Since former Microsoft sales exec Thomas Hansen joined Dropbox last July to lead global sales and partnership strategy, his team has been busy.
Last fall it inked a series of international distribution deals—including a corporate sales arrangement with Hewlett Packard Enterprise (hpe)—and moved even closer to several influential business software companies that could help make its cloud file-sharing service more attractive to businesses.
As of Wednesday, it is adding another big name, IBM (ibm), to the ranks of its closest allies. IBM is now officially a Dropbox Premier Partner, along with the likes of Adobe (adbe), Dell, DocuSign, Microsoft (msft), Salesforce (crm), and VMware (vmw).
IBM has actually worked with Dropbox for the past two years. But the change signals its intention to work together on projects that will make it simpler for users of core business applications from SAP or Oracle to use Dropbox services with those systems, Hansen told Fortune: “We want to make sure that we have a strong, global, horizontal solution.”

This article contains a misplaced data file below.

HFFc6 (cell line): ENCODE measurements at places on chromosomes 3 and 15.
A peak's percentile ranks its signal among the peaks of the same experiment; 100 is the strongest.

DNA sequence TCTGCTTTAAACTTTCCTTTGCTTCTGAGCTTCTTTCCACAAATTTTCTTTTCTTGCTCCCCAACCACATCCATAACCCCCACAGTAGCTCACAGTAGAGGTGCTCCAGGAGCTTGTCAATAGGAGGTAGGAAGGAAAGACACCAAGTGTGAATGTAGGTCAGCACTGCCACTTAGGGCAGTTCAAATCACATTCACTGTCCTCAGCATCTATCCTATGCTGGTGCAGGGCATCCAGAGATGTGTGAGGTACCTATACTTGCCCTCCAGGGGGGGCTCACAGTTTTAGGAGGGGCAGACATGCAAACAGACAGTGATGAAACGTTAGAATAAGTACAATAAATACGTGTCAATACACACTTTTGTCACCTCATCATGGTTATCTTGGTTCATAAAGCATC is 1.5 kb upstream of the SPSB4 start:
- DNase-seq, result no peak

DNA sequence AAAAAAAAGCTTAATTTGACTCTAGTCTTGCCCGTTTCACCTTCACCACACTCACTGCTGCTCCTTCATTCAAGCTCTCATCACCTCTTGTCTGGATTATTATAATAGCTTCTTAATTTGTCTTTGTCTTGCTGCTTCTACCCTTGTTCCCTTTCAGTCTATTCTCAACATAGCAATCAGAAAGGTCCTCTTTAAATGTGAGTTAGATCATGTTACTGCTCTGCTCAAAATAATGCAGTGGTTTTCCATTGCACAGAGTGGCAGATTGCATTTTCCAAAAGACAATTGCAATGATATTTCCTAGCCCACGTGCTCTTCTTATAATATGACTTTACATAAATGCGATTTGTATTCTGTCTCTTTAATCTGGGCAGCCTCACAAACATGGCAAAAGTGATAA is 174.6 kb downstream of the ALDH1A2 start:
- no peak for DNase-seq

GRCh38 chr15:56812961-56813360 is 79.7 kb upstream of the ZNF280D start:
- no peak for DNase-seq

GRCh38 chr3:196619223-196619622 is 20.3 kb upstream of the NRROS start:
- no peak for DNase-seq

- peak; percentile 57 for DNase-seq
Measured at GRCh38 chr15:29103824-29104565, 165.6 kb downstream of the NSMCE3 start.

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One area where Dropbox’s 500 million registered users could see the change immediately comes in the area of security.
Businesses that uphold strict policies about which mobile devices, such as smartphones or tablets, can connect to corporate networks and which files certain employees can see now can control access to Dropbox services using IBM’s management software, according to Hansen.
This is by no means an exclusive arrangement. Dropbox’s management technology also works with other IT management tools, including software from MobileIron, VMware, Okta, and SoftBank.
IBM is obviously hedging its bets, too. The company’s expansive alliance with Dropbox rival Box includes joint product development, a cloud data center contract, and a sales relationship that Box hopes will introduce it to ever larger accounts. “That’s where IBM has excelled tremendously—providing for the core of the enterprise,” Box CEO Aaron Levie told Fortune last June.